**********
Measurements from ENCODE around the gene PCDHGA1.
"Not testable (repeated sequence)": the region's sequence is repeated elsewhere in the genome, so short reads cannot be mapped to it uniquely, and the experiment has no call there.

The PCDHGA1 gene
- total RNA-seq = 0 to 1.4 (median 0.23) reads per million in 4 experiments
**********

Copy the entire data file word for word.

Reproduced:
Measurements from ENCODE around the gene PCDHGA1.
"Not testable (repeated sequence)": the region's sequence is repeated elsewhere in the genome, so short reads cannot be mapped to it uniquely, and the experiment has no call there.

The PCDHGA1 gene
- total RNA-seq = 0 to 1.4 (median 0.23) reads per million in 4 experiments